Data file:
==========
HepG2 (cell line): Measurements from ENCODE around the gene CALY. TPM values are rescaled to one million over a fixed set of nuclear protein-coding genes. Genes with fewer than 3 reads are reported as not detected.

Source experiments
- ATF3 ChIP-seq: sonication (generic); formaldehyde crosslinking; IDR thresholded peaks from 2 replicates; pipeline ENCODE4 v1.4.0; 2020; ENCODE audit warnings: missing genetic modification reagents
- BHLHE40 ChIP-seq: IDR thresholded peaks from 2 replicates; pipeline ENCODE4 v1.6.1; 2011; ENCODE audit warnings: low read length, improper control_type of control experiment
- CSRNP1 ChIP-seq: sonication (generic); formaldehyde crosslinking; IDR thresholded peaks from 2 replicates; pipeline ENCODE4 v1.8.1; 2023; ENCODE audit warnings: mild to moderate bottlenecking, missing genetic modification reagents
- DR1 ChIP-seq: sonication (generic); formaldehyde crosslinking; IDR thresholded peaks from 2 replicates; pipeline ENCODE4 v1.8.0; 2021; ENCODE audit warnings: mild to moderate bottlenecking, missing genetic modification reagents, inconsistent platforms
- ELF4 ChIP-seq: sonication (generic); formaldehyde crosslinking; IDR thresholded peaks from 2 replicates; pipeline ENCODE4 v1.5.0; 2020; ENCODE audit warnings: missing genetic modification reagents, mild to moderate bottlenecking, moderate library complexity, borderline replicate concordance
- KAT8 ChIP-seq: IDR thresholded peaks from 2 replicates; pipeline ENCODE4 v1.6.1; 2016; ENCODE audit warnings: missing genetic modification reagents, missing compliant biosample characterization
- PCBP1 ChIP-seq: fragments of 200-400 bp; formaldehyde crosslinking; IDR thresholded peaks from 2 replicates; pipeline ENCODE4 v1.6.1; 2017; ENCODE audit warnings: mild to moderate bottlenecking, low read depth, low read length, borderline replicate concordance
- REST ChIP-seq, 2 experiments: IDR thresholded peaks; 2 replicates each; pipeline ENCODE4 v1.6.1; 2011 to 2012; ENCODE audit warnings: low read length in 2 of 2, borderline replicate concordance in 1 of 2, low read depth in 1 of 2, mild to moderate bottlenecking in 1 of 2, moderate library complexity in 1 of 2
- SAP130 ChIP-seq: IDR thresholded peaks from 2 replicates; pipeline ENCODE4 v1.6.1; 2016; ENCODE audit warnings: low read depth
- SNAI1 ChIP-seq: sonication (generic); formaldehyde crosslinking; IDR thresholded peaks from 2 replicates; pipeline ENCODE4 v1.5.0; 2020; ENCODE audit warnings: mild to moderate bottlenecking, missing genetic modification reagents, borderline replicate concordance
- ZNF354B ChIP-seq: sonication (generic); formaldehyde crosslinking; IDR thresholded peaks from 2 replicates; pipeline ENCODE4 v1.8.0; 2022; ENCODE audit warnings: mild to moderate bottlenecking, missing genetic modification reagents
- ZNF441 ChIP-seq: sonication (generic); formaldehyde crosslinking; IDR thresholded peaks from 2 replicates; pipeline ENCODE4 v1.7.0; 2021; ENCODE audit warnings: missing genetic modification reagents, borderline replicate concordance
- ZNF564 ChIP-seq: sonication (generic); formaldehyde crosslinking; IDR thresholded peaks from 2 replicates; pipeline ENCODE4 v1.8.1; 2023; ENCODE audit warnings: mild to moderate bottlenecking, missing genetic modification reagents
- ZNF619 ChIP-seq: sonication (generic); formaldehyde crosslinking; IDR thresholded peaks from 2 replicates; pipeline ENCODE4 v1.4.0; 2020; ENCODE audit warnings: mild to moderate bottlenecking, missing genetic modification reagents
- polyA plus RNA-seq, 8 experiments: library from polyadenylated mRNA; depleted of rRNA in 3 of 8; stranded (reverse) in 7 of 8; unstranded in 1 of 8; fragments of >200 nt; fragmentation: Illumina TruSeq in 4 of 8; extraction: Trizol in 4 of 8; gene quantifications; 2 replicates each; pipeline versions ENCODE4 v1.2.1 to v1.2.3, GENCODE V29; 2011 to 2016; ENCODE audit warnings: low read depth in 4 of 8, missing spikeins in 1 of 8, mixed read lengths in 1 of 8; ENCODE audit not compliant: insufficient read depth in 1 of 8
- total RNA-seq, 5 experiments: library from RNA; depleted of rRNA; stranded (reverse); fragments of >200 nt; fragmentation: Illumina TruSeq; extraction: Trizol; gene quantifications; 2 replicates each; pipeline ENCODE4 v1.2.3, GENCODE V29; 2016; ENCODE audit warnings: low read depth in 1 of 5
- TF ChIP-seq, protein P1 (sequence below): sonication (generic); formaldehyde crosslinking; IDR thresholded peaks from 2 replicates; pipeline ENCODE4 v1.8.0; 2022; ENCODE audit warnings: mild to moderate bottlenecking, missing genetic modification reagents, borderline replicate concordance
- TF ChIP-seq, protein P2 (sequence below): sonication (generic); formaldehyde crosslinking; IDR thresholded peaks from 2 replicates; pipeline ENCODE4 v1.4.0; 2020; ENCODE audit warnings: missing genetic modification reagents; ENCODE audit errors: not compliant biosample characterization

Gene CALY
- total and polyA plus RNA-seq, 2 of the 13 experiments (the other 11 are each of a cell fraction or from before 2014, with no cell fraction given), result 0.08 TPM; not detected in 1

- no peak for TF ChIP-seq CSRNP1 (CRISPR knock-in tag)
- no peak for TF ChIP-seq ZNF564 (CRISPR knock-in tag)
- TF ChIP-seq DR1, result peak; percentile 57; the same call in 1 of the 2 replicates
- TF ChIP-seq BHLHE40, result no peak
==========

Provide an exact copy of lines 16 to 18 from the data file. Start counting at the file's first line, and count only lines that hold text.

- ZNF619 ChIP-seq: sonication (generic); formaldehyde crosslinking; IDR thresholded peaks from 2 replicates; pipeline ENCODE4 v1.4.0; 2020; ENCODE audit warnings: mild to moderate bottlenecking, missing genetic modification reagents
- polyA plus RNA-seq, 8 experiments: library from polyadenylated mRNA; depleted of rRNA in 3 of 8; stranded (reverse) in 7 of 8; unstranded in 1 of 8; fragments of >200 nt; fragmentation: Illumina TruSeq in 4 of 8; extraction: Trizol in 4 of 8; gene quantifications; 2 replicates each; pipeline versions ENCODE4 v1.2.1 to v1.2.3, GENCODE V29; 2011 to 2016; ENCODE audit warnings: low read depth in 4 of 8, missing spikeins in 1 of 8, mixed read lengths in 1 of 8; ENCODE audit not compliant: insufficient read depth in 1 of 8
- total RNA-seq, 5 experiments: library from RNA; depleted of rRNA; stranded (reverse); fragments of >200 nt; fragmentation: Illumina TruSeq; extraction: Trizol; gene quantifications; 2 replicates each; pipeline ENCODE4 v1.2.3, GENCODE V29; 2016; ENCODE audit warnings: low read depth in 1 of 5